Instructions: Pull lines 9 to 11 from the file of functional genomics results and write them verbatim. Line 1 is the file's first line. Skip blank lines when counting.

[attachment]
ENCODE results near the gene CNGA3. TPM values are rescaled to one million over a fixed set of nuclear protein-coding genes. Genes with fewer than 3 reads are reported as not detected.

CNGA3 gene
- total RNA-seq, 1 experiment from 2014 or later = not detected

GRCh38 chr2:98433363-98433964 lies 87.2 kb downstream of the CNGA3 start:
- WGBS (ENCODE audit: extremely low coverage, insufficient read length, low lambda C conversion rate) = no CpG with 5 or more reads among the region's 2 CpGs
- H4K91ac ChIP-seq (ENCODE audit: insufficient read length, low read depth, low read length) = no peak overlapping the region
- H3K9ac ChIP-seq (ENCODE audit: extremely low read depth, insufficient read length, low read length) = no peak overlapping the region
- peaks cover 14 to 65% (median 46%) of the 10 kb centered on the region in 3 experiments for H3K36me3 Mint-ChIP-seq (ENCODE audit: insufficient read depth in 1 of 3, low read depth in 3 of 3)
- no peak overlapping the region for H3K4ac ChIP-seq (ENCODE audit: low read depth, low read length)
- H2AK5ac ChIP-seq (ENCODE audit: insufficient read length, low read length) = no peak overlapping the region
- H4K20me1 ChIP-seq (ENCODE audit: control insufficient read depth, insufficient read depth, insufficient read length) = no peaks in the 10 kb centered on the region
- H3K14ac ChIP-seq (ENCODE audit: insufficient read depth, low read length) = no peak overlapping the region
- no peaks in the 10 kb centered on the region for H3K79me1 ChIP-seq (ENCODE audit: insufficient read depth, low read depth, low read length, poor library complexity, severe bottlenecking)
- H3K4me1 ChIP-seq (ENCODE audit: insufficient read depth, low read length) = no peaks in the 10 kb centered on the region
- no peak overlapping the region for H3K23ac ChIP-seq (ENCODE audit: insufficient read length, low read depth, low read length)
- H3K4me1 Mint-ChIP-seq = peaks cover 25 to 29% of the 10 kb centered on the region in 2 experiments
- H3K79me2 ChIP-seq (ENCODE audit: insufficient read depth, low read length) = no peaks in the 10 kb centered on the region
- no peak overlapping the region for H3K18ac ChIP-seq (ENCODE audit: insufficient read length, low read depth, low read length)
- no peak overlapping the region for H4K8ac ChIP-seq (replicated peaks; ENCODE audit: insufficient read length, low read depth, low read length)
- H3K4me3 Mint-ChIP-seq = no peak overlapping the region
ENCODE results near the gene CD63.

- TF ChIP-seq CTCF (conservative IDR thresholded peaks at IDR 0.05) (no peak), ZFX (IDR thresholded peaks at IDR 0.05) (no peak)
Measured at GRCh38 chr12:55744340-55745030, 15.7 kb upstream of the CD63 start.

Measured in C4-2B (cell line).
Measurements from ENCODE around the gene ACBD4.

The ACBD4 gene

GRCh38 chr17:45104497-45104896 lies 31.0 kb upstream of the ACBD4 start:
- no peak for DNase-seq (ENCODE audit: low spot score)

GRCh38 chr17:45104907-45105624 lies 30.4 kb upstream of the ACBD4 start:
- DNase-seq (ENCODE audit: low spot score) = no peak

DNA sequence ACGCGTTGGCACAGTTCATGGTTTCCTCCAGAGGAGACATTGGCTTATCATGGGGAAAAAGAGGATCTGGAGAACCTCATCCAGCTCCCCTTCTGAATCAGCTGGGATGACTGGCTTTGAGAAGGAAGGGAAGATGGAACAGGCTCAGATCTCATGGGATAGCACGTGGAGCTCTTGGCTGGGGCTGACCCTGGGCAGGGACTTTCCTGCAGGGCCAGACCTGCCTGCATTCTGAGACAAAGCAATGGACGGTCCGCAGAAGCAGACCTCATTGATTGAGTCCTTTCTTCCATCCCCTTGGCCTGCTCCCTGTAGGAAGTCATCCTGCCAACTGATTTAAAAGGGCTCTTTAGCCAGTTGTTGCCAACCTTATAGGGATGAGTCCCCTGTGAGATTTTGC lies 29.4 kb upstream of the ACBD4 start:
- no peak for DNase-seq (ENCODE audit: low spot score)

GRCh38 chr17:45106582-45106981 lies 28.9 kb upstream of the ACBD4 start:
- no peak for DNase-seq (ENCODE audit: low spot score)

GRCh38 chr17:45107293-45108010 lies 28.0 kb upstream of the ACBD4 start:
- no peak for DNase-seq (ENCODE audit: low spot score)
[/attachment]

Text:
- no peak overlapping the region for H3K4ac ChIP-seq (ENCODE audit: low read depth, low read length)
- H2AK5ac ChIP-seq (ENCODE audit: insufficient read length, low read length) = no peak overlapping the region
- H4K20me1 ChIP-seq (ENCODE audit: control insufficient read depth, insufficient read depth, insufficient read length) = no peaks in the 10 kb centered on the region